Fantasy Football is upon us and what’s better than to figure out which strategy is the best to follow for the best fantasy team. To begin, I used NFL.com’s Michael Fabiano and his, “The best fantasy football draft strategy for 2018,” to contrast my personal “make the best starting line-up and see what happens,” less official strategy.
The ESPN Fantasy Football App was the weapon of choice; the mock draft option and plentiful lobbies made this experiment a possibility. Simply put, I could join a fake league, draft my team for research purposes, then everything is deleted and the Etch a Sketch returns to the grey background. I had originally made some mock drafts for my personal use, using picks Three, Six and Ten as my subjects and when using the professional analyst’s strategy, positioned myself at six again (thinking) to get some kind of equivalent results. Fabiano’s strategy goes as follows:
1st Pick – RB
2nd Pick – RB/WR
3rd Pick – RB/WR (depending on the combination already selected)
4th Pick – RB/WR (depending on combination again, he recommends 2 Starting RBs and WRs)
5th Pick – Best Available RB/WR Depth
6th Pick – Best Available RB/WR Depth (Possibly Aaron Rodgers or high-end TEs)
7th Pick – Best Available RB/WR Depth or high-end TE
8th Pick – QB/TE Options or RB/WR Depth (he suggests only high-end TE and QBs if you must)
9th Pick – QB/TE yet he still recommends the RB/WR depth
10th-13th Pick – RB/WR Depth, QB/TE if not done so already
14th Pick – Best K or Def Available
15th Pick – Best K or Def Available
If you’re in a standard 12 man league such as myself, you must tweak the strategy just a bit, making the long haul of RB/WR Depth last one round longer, but otherwise, a fairly simple recipe to follow. These are the results of the plan compared to my own.
10th – RB Peyton Barber Viking DEF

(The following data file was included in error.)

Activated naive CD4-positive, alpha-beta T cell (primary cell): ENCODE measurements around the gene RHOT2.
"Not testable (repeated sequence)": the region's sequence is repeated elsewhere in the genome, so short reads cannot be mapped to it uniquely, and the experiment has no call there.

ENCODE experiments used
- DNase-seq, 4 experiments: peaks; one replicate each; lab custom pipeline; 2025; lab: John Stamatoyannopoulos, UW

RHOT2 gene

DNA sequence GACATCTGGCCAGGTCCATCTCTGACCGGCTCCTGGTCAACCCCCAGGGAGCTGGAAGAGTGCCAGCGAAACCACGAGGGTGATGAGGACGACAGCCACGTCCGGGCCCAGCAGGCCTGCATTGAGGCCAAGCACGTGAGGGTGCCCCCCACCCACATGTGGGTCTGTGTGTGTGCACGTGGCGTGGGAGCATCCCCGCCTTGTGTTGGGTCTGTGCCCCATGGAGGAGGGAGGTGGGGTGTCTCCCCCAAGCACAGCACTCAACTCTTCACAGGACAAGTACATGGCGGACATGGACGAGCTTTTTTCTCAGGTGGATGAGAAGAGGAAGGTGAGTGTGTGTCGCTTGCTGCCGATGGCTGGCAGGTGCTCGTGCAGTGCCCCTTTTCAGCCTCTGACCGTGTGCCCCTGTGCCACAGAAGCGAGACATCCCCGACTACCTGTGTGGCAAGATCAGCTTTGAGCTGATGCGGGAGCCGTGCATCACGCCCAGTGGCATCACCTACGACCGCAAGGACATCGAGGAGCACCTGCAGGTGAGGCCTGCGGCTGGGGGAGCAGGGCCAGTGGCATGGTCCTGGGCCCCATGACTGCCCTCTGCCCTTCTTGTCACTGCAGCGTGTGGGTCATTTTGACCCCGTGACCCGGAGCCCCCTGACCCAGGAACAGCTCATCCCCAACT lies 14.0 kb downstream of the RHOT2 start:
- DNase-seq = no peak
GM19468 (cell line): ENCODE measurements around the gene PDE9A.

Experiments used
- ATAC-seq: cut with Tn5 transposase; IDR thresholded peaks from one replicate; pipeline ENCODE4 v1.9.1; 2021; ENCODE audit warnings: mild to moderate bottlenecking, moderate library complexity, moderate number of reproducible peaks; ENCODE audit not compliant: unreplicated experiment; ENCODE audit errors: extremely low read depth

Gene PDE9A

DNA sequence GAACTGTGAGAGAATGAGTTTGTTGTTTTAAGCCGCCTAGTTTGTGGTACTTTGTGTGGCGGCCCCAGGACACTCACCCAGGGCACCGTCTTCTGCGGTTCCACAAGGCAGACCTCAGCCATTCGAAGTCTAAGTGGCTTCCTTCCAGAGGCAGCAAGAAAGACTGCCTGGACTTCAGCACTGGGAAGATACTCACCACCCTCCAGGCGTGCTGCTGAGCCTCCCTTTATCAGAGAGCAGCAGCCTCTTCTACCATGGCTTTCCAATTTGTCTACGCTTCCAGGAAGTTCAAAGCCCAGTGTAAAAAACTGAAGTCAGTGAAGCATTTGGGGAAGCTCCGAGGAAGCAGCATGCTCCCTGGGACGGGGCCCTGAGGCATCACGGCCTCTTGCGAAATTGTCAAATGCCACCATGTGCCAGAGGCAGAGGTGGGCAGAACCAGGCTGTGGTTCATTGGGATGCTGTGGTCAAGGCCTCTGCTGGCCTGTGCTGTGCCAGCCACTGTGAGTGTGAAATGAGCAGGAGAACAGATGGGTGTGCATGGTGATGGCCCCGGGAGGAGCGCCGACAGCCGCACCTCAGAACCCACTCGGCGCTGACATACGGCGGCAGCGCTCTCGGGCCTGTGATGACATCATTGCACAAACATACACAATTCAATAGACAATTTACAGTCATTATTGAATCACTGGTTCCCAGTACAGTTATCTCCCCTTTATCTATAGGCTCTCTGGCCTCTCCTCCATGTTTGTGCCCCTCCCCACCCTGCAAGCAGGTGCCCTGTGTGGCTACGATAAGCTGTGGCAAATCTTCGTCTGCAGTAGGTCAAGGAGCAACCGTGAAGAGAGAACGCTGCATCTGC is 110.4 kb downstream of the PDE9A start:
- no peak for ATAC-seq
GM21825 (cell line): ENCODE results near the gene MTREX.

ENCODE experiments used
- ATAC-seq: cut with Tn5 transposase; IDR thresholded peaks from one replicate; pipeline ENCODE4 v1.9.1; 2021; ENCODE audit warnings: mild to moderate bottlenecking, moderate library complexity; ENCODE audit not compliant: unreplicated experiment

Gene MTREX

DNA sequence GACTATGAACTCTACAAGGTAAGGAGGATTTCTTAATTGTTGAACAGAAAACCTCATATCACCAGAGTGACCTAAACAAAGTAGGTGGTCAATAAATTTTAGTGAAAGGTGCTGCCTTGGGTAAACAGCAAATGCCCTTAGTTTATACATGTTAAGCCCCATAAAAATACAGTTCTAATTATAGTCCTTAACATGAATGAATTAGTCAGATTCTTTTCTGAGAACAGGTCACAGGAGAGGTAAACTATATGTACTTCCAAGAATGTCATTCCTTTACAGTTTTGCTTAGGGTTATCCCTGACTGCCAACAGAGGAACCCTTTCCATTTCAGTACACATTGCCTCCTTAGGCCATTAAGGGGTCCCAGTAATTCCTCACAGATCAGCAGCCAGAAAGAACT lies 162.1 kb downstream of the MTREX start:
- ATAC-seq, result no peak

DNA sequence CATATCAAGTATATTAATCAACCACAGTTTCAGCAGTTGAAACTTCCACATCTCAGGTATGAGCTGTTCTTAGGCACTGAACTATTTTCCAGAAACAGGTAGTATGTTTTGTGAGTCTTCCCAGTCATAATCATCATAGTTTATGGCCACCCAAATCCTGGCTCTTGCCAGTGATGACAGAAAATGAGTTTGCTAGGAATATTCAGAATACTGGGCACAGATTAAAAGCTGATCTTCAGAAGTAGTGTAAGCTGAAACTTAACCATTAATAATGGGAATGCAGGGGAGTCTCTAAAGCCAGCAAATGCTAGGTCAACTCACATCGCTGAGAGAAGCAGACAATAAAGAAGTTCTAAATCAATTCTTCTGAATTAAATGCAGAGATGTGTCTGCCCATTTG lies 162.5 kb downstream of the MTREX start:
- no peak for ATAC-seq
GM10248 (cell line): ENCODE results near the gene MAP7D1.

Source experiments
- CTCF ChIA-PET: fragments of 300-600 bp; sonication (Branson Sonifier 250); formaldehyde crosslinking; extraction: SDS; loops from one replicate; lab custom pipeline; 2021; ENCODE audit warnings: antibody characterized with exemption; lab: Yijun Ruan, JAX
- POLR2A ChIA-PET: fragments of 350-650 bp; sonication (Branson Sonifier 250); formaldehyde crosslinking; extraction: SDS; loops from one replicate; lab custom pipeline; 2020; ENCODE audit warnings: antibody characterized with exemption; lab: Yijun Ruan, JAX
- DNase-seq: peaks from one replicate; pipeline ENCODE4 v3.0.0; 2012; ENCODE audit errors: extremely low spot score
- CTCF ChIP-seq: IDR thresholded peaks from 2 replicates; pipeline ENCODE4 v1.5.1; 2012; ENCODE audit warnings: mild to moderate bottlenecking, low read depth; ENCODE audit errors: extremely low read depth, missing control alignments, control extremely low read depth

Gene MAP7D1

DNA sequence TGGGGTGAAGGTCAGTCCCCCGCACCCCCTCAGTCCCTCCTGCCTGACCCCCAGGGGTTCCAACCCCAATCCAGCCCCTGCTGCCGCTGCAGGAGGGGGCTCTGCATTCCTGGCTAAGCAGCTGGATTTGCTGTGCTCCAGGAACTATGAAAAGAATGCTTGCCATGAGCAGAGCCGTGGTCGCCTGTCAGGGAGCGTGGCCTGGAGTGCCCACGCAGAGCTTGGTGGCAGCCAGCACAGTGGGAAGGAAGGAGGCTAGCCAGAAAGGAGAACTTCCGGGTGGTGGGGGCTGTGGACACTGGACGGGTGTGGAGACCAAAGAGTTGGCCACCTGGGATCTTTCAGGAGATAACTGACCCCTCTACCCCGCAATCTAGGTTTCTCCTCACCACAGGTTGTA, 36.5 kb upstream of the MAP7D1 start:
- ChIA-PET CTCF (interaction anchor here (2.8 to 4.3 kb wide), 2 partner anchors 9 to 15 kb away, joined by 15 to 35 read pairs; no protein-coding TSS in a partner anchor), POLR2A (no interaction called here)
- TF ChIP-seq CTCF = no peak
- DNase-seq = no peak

15th – Panthers Def RB Doug Martin
16th – K Matt Prater RB D’Onta Foreman
I am sure Fabiano would see this line-up and assume I haven’t won a fantasy league, and am nothing superior to a newb for rushing on my QB, TE, DEF and K, along with abandoning any WR depth but I still like the team I had drafted. (Enough to put a funny team name but neglect to leave my actual name and email in the league homepage.) Full disclosure, I did my draft previous to finding the article on NFL.com and was tickled to see some similarities along with the glaring differences.
Naturally, my bias’s ran semi-parallel to Fabiano’s, yet the urges to take some players off the board were too tempting to ignore. Andrew Luck in the 7th round wasn’t the best pick; he could’ve gone a few more rounds in the draft and the only thing making him relevant to the team would be the connection with T.Y. Hilton, but nevertheless, I believed Luck to be the best available option. Fabiano believes otherwise in his article, but we’re not all paid to be fantasy analysts I suppose.
As for a conclusion, much could be said about both teams, though Fabiano’s fable team is the shiny winner in my book. The clear depth of players and late rounds of Kickers and Defense makes the decision for itself. My team is ready for the season but any injury to either of my starting RB or WRs and I am undoubtablely crippled for the upcoming weeks, Fabiano has the deepness of his team to last the whole season, only troubled by having a sub-par Defense and Kicker.